Yesterday marked the 75th anniversary of the Doolittle Raid and, as it has done since 1943, the City of Killeen proclaimed the day “Bob Gray Day.”
Anytime I have to write about the death of a soldier or a veteran who is prominent in the community, it reminds me that we never know what tomorrow may bring.
I’m sure if you’ve spent more than a minute in the Army you’ve heard the saying, “If it’s not raining, we’re not training.”
Most days I enjoy scrolling through my Facebook feed, because somewhere buried within the political posts from far left and far right — and everything in between — is usually buried a gem of a meme.
On Friday, I had the pleasure of watching our 1st Cavalry Division Horse Detachment represent us in the inaugural parade.
Parades are exciting. And when some of your own are out there representing you, it’s even more exciting.
A new year is right around the corner, people will talk about how 2017 will “be their year,” everyone will resolve to make changes in their lives and very few, if any, will follow through.
This the season for annual or block leave and of traveling galore, as those who can will take off for frantic visits to family and friends across the nation.
I had intended to write my column this week about the great things Congress is finally doing with the National Defense Authorization Act, the bill that authorizes funding the military and gives it direction for the next year.
So the election is over and Donald Trump is our president elect. So what is this going to mean for our service members and veterans?
As a former Guardsman myself, I was deeply disturbed to read a story on thousands of National Guard soldiers beign ordered to repay re-enlistment bonuses from an improperly managed system.
As 1st Brigade Combat Team makes its way back from Korea, the homecoming ceremonies are happening back-to-back and bringing families together again. We in the media love these times — we love looking for young, married couples who were on their first deployment and, of course, the joyful tea…
After the first debate, I really didn’t want to watch the second one on Sunday. Besides, it was on during “Westworld,” so we decided to record the debate for later viewing.
So, 1st Brigade Combat Team, 1st Cavalry Division, is slowly making its way back home from Korea and, soon enough, I’ll be firing up the grill again for my boys from 1st Squadron, 7th Cavalry Regiment.
Watching the debate Monday night probably gave me more of a headache than anything else. I suppose I could have made some popcorn, but I would have still been rather disappointed.
For the last week, ever since I received the internal 15-6 investigation from First Army about the Black Hawk crash back in November 2015, I’ve been chin-deep into the report analyzing the findings.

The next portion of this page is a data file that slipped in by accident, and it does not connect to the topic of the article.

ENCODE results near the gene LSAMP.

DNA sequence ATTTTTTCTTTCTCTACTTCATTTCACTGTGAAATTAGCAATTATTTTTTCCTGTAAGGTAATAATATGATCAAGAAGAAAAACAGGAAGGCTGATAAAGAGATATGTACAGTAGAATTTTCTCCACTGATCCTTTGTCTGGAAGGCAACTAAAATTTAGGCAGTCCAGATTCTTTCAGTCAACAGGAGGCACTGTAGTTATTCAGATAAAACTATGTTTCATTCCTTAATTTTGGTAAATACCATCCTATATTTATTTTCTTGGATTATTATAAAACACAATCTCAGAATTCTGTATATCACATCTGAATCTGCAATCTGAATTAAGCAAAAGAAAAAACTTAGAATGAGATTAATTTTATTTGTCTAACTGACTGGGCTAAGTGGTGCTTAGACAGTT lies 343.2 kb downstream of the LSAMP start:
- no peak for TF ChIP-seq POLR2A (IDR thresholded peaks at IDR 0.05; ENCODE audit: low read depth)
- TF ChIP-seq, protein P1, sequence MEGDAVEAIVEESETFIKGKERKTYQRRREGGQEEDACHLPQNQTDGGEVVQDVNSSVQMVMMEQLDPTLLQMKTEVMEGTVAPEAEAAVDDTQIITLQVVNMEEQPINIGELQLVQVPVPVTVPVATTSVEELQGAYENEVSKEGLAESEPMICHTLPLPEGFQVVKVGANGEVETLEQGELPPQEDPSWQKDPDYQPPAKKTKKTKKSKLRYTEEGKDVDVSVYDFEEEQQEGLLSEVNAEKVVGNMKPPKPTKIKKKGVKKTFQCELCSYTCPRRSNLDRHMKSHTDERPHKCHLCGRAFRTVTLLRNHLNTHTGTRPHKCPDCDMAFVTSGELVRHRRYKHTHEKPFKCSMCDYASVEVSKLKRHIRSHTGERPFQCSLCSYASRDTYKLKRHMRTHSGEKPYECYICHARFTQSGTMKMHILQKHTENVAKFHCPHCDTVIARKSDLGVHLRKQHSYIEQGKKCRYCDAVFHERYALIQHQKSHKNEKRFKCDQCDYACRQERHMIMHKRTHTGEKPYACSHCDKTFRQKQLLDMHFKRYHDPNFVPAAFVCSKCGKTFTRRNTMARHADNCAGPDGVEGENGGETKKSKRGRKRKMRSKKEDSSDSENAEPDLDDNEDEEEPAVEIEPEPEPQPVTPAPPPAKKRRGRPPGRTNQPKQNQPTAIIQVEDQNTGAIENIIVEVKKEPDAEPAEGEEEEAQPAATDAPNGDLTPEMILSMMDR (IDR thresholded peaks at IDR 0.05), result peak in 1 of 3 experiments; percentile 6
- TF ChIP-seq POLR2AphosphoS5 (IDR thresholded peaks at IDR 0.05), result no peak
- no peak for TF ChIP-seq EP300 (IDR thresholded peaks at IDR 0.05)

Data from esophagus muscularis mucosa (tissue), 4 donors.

Racial tensions have been at the forefront of the news for a while now, but after San Francisco 49ers quarterback Colin Kaepernick decided to sit out the national anthem, things really started to get ugly on Facebook and other social media sites.
Last week, I had the privilege of driving to North Fort Hood — late at night, with an even later night ahead —
Nowadays it seems like pretty much everything can kill you. Don’t smoke, don’t eat fast food, don’t drink alcohol or you’ll die an early, agonizing death.
I’ve been seeing all kinds of negative responses lately concerning retired members of the military speaking out on issues and exercising their right to free speech. Especially when it comes to publicly endorsing a political candidate, as in the cases of retired Gen. John Allen supporting Hil…
OK, there has been a lot of reaction since Fort Hood Family Housing announced it would open housing for any renters, whether or not they were military. Most of it has been bad — and I will address my particular concern later — but for the most part, why are you complaining?
I recently sat down with U.S. Rep. John Carter, R-Round Rock, who talked with me about the upcoming National Defense Authorization Act — the military budget.
It’s that time of year again — permanent change of station orders come in, families start packing up their households, researching the new duty location for schools, places to live, what the crime rate is like and any number of other tidbits of information they need to know.
July has been a very bad month — not only for our police officers, but for veterans as well.
Normally I would have written about yet another outrage I’d found in the National Defense Authorization Act, but after receiving some sad news on Monday, I thought I would dedicate my column this week to a young fighter.
OK, here’s my beef. It may be an issue that only my actively-serving and veteran brothers and sisters may understand, but when it comes to money issues such as basic allowance for housing, it’s pretty important.
When I first heard about a homeless man in Killeen being arrested for pretty much being in the wrong place at the wrong time and reacting when police laid hands on him, I was upset. I mean, if he’s homeless, then isn’t it pretty much kicking someone when they’re down to aggressively question…
Memorial Day is a time to reflect upon the lives of those who made the ultimate sacrifice for our nation. For those who served in times of conflict, it is a difficult and emotional time.
A lot of my civilian friends believe that now I’m retired, I no longer worry about the welfare of my troops. Nothing could be further from the truth — as I like to tell them, “I’m retired, not dead.”